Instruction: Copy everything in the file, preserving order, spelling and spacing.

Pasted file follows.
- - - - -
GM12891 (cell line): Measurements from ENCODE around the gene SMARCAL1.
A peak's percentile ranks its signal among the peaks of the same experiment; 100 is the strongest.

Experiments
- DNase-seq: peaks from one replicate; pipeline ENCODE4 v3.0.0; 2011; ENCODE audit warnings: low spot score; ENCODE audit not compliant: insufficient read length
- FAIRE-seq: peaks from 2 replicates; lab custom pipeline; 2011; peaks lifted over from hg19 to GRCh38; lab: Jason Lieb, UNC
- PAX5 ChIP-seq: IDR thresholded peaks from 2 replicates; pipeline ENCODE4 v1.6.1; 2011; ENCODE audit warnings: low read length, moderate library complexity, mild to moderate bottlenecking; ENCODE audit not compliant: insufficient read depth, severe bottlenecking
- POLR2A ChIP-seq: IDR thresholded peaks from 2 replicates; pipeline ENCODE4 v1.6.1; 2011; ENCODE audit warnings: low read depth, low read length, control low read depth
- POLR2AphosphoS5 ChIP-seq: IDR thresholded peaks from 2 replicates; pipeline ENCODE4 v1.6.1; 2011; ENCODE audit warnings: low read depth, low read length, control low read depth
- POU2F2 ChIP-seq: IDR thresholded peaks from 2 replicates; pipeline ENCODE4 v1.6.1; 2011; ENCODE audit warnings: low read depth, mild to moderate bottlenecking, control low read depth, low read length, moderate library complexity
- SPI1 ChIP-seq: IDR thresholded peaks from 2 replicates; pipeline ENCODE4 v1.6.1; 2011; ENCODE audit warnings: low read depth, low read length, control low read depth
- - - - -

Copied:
GM12891 (cell line): Measurements from ENCODE around the gene SMARCAL1.
A peak's percentile ranks its signal among the peaks of the same experiment; 100 is the strongest.

Experiments
- DNase-seq: peaks from one replicate; pipeline ENCODE4 v3.0.0; 2011; ENCODE audit warnings: low spot score; ENCODE audit not compliant: insufficient read length
- FAIRE-seq: peaks from 2 replicates; lab custom pipeline; 2011; peaks lifted over from hg19 to GRCh38; lab: Jason Lieb, UNC
- PAX5 ChIP-seq: IDR thresholded peaks from 2 replicates; pipeline ENCODE4 v1.6.1; 2011; ENCODE audit warnings: low read length, moderate library complexity, mild to moderate bottlenecking; ENCODE audit not compliant: insufficient read depth, severe bottlenecking
- POLR2A ChIP-seq: IDR thresholded peaks from 2 replicates; pipeline ENCODE4 v1.6.1; 2011; ENCODE audit warnings: low read depth, low read length, control low read depth
- POLR2AphosphoS5 ChIP-seq: IDR thresholded peaks from 2 replicates; pipeline ENCODE4 v1.6.1; 2011; ENCODE audit warnings: low read depth, low read length, control low read depth
- POU2F2 ChIP-seq: IDR thresholded peaks from 2 replicates; pipeline ENCODE4 v1.6.1; 2011; ENCODE audit warnings: low read depth, mild to moderate bottlenecking, control low read depth, low read length, moderate library complexity
- SPI1 ChIP-seq: IDR thresholded peaks from 2 replicates; pipeline ENCODE4 v1.6.1; 2011; ENCODE audit warnings: low read depth, low read length, control low read depth